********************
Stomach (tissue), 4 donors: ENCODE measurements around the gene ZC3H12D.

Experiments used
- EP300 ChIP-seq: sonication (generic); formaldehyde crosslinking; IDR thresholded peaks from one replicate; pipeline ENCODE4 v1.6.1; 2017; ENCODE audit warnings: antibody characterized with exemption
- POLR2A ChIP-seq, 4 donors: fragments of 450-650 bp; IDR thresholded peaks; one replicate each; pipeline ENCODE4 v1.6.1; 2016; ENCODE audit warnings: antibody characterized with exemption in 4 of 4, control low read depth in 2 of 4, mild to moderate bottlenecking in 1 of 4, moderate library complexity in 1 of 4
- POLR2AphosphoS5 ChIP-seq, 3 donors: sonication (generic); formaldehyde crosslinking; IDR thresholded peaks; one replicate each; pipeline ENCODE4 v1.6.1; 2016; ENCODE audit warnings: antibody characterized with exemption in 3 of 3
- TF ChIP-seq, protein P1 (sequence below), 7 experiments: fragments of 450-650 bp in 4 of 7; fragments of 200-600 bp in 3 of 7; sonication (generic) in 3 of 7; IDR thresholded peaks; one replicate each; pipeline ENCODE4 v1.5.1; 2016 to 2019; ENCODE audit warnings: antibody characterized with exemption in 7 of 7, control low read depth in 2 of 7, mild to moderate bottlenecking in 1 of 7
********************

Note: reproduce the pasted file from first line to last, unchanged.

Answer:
Stomach (tissue), 4 donors: ENCODE measurements around the gene ZC3H12D.

Experiments used
- EP300 ChIP-seq: sonication (generic); formaldehyde crosslinking; IDR thresholded peaks from one replicate; pipeline ENCODE4 v1.6.1; 2017; ENCODE audit warnings: antibody characterized with exemption
- POLR2A ChIP-seq, 4 donors: fragments of 450-650 bp; IDR thresholded peaks; one replicate each; pipeline ENCODE4 v1.6.1; 2016; ENCODE audit warnings: antibody characterized with exemption in 4 of 4, control low read depth in 2 of 4, mild to moderate bottlenecking in 1 of 4, moderate library complexity in 1 of 4
- POLR2AphosphoS5 ChIP-seq, 3 donors: sonication (generic); formaldehyde crosslinking; IDR thresholded peaks; one replicate each; pipeline ENCODE4 v1.6.1; 2016; ENCODE audit warnings: antibody characterized with exemption in 3 of 3
- TF ChIP-seq, protein P1 (sequence below), 7 experiments: fragments of 450-650 bp in 4 of 7; fragments of 200-600 bp in 3 of 7; sonication (generic) in 3 of 7; IDR thresholded peaks; one replicate each; pipeline ENCODE4 v1.5.1; 2016 to 2019; ENCODE audit warnings: antibody characterized with exemption in 7 of 7, control low read depth in 2 of 7, mild to moderate bottlenecking in 1 of 7